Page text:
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. Last Updated: 07/27/2016

Don't Use Free Press as a Buzzword

As intriguing as it would be to summarily hand over a 49 percent stake in ORT, Russia's largest television broadcaster, to "journalists and other representatives of creative intelligentsia," the reality behind media mogul Boris Berezovsky's somewhat flashy proposal is just another depressing reminder that press freedom, for the time being, remains a distant prospect.

Worse still, it has evolved directly from forbidden-fruit status to the ranks of cynical buzzwords without the traditional middle step of ever being properly achieved. Media analysts who accuse Berezovsky's fist-pounding letter to Vladimir Putin -- publicized Monday and reprinted in full in the column at right -- of being a thinly veiled attempt to disguise personal vengeance as concern for the public good show that although Russian officials have gotten better at talking the talk, their primary goal remains, as ever, to better serve their own interests.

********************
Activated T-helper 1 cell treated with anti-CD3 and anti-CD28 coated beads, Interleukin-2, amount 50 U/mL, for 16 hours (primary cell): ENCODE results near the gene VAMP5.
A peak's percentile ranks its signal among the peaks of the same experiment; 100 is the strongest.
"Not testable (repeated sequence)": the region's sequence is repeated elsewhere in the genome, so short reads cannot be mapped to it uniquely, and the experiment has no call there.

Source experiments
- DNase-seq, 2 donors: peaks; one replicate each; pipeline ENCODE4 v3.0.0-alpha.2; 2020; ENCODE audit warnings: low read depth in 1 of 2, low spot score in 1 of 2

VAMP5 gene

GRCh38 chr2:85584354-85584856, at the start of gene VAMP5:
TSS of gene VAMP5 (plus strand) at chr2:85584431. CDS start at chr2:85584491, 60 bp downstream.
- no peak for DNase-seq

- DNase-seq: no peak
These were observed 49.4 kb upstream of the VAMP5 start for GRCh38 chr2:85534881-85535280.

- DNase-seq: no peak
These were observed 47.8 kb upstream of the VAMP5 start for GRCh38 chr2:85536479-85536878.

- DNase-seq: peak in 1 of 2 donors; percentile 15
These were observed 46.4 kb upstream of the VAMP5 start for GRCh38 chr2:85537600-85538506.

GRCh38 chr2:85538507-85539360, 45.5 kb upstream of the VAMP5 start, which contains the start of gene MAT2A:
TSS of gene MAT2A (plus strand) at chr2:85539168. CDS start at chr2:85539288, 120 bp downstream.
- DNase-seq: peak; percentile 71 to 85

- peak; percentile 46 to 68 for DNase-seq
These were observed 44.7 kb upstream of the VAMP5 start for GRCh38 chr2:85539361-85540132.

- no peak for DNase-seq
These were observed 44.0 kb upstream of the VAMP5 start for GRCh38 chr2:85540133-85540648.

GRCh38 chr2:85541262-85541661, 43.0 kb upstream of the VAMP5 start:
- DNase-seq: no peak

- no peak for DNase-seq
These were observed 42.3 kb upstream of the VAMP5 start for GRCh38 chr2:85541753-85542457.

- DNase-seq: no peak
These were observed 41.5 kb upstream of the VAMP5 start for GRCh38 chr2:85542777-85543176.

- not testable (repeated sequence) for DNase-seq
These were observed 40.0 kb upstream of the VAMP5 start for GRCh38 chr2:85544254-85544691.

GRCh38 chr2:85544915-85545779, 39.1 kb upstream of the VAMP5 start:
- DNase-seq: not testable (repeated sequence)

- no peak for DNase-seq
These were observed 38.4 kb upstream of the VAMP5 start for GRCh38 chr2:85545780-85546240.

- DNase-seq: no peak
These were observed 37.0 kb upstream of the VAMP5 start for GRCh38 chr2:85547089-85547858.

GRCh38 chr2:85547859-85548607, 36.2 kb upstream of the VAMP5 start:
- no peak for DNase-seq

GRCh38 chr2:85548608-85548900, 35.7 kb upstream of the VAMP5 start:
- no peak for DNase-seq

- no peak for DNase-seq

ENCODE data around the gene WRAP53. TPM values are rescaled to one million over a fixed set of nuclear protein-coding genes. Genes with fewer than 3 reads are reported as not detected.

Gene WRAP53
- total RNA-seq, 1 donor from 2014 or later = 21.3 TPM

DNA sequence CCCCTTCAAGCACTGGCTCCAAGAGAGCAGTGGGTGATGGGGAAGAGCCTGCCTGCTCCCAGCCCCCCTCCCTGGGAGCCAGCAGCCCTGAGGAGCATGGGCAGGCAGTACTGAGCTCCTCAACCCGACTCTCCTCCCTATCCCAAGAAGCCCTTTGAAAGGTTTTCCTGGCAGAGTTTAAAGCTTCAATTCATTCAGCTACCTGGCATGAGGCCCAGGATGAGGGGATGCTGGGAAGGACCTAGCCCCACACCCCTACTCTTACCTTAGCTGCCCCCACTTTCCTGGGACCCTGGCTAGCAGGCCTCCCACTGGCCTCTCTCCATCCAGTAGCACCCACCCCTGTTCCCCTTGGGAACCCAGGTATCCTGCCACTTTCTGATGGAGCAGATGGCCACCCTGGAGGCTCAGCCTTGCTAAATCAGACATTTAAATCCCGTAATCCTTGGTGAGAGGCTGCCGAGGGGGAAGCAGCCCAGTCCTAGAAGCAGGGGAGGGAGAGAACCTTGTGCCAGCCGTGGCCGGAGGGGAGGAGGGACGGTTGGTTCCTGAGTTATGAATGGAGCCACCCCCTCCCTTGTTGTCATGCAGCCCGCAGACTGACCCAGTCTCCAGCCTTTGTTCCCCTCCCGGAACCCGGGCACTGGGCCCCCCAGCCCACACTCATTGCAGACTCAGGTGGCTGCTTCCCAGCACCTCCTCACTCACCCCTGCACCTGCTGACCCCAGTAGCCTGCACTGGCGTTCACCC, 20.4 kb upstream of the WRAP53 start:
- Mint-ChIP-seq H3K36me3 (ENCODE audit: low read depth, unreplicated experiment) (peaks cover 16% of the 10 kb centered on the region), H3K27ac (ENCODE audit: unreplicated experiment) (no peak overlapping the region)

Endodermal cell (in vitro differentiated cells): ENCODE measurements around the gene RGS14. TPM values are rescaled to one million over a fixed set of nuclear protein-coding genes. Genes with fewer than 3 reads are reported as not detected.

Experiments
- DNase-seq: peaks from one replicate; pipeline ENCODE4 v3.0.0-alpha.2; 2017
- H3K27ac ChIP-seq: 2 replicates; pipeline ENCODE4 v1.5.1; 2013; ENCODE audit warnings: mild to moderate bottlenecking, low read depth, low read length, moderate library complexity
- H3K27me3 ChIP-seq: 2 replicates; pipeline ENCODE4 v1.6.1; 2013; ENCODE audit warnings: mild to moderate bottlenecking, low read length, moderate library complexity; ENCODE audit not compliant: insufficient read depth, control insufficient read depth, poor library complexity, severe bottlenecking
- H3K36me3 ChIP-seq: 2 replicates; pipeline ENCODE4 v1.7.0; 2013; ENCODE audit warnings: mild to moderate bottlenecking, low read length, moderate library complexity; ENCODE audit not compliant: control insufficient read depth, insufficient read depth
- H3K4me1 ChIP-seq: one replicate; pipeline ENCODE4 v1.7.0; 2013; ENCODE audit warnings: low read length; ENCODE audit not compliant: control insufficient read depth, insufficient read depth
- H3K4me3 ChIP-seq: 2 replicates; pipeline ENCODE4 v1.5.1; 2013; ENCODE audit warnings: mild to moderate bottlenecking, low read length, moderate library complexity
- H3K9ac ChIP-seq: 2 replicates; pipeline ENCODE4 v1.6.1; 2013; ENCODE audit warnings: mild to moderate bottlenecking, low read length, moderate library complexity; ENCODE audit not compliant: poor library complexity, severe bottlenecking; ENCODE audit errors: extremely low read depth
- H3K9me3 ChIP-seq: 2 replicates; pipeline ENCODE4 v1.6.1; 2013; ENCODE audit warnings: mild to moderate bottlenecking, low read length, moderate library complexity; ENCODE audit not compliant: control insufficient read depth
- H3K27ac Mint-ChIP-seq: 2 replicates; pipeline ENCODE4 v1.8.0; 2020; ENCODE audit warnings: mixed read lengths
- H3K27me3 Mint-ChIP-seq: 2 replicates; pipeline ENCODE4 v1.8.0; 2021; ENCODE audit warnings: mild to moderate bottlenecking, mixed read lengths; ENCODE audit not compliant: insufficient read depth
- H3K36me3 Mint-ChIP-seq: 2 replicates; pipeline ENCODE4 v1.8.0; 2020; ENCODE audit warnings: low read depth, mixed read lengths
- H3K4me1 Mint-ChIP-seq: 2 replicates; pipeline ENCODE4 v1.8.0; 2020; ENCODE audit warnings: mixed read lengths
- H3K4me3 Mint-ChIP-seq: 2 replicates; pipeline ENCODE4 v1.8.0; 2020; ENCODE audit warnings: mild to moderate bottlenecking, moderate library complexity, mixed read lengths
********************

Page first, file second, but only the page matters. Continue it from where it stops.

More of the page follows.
At the heart of the alleged dispute is the Kremlin's displeasure over ORT's coverage of the Kursk submarine disaster. But in the end, the incident proved to be 10 traumatic days that left neither Putin nor the media looking terribly impressive. The president emerged with a barely manageable public relations fiasco; the press, hamstrung by misinformation and lack of access, were reminded yet again how shaky their foundation is.

If anything, the media's achievement was in raising national outrage to a fever pitch; that they did it by publicizing their own helplessness is not necessarily a triumph of good journalism. Komsomolskaya Pravda's decision to spotlight its 18,000 ruble ($650) purchase of the list of Kursk sailors was both a very savvy and a very cynical move: The story behind the story very nearly eclipsed the importance of the list itself.

Likewise, Berezovsky's brandishing of the press-freedom ideal seems to reduce a worthy battle cry to little more than a disposable and fairly obvious tool for furthering his standoff with the Putin government. During his pro-Kremlin days, Berezovsky wasn't often heard clamoring for a free press; now, when it suits his new agenda as a Kremlin oppositionist, the cause is suddenly a compelling one. If Putin could somehow be positioned as the enemy of whales, orphans and the ozone layer as well, Berezovsky could have a banner day.

The press has enough of a struggle on its hands in Russia. Cynical abuse by "liberal" power players shouldn't be counted among them. Transferring a 49 percent stake in ORT for journalists and intellectuals is a nice daydream, but the story behind the story still looks like hypocrisy.